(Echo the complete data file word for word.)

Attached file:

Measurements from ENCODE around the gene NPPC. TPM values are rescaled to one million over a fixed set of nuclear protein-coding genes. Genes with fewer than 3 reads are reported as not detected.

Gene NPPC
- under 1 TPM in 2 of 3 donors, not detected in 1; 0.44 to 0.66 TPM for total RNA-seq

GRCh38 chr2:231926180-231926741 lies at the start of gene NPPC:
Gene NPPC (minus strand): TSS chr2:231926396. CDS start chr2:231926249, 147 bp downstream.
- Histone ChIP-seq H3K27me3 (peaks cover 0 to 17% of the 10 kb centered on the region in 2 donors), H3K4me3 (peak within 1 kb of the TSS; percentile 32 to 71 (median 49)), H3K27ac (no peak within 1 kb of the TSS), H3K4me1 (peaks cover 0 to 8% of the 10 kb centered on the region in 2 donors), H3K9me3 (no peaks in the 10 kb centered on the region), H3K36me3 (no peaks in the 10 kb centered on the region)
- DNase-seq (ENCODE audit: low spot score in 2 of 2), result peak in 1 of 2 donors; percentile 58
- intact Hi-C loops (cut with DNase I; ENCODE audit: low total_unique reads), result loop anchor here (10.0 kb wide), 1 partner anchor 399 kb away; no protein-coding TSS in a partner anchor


Measurements from ENCODE around the gene NPPC. TPM values are rescaled to one million over a fixed set of nuclear protein-coding genes. Genes with fewer than 3 reads are reported as not detected.

Gene NPPC
- under 1 TPM in 2 of 3 donors, not detected in 1; 0.44 to 0.66 TPM for total RNA-seq

GRCh38 chr2:231926180-231926741 lies at the start of gene NPPC:
Gene NPPC (minus strand): TSS chr2:231926396. CDS start chr2:231926249, 147 bp downstream.
- Histone ChIP-seq H3K27me3 (peaks cover 0 to 17% of the 10 kb centered on the region in 2 donors), H3K4me3 (peak within 1 kb of the TSS; percentile 32 to 71 (median 49)), H3K27ac (no peak within 1 kb of the TSS), H3K4me1 (peaks cover 0 to 8% of the 10 kb centered on the region in 2 donors), H3K9me3 (no peaks in the 10 kb centered on the region), H3K36me3 (no peaks in the 10 kb centered on the region)
- DNase-seq (ENCODE audit: low spot score in 2 of 2), result peak in 1 of 2 donors; percentile 58
- intact Hi-C loops (cut with DNase I; ENCODE audit: low total_unique reads), result loop anchor here (10.0 kb wide), 1 partner anchor 399 kb away; no protein-coding TSS in a partner anchor